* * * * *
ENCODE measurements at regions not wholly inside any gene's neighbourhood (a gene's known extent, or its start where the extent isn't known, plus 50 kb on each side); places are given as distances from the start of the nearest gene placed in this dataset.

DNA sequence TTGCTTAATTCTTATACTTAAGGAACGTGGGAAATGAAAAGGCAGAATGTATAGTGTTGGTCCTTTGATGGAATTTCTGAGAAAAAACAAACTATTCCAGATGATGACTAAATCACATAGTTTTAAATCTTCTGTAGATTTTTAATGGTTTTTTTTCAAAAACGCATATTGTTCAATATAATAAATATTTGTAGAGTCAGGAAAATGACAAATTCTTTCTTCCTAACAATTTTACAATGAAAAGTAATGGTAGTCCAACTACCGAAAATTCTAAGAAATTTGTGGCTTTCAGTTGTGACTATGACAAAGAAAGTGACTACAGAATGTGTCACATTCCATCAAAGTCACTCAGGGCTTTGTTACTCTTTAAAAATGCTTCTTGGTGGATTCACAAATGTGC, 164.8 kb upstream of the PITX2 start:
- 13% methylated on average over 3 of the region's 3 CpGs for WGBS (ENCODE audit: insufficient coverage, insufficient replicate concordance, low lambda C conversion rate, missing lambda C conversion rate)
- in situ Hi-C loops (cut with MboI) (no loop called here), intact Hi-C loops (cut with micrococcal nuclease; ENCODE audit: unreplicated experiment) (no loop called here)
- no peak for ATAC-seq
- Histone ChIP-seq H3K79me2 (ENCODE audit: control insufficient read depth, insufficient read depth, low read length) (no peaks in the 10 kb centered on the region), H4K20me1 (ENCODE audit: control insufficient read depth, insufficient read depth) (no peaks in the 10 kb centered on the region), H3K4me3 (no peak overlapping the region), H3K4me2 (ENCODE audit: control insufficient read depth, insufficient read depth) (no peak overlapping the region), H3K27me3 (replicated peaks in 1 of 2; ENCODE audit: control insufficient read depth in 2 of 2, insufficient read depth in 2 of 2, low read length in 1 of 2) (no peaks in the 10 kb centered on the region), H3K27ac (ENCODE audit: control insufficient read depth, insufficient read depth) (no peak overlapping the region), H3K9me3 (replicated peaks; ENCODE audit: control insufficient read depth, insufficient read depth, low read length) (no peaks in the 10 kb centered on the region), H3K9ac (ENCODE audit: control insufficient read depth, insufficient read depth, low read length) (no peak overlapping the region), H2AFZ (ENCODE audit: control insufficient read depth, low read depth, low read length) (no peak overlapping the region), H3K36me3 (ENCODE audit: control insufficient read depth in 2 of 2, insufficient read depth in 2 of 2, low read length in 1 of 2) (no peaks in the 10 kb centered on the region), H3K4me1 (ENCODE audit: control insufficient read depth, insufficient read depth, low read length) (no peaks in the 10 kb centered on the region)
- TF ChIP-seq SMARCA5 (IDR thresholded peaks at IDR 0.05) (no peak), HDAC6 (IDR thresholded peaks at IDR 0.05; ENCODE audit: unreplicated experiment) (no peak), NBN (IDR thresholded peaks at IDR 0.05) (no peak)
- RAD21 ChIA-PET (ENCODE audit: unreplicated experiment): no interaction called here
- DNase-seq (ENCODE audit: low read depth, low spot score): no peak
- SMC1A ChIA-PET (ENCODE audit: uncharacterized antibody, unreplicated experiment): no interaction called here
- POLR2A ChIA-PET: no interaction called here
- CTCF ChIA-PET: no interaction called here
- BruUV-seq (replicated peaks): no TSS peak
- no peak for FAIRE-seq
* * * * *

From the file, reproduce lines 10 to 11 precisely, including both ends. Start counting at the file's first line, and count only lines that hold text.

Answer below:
- SMC1A ChIA-PET (ENCODE audit: uncharacterized antibody, unreplicated experiment): no interaction called here
- POLR2A ChIA-PET: no interaction called here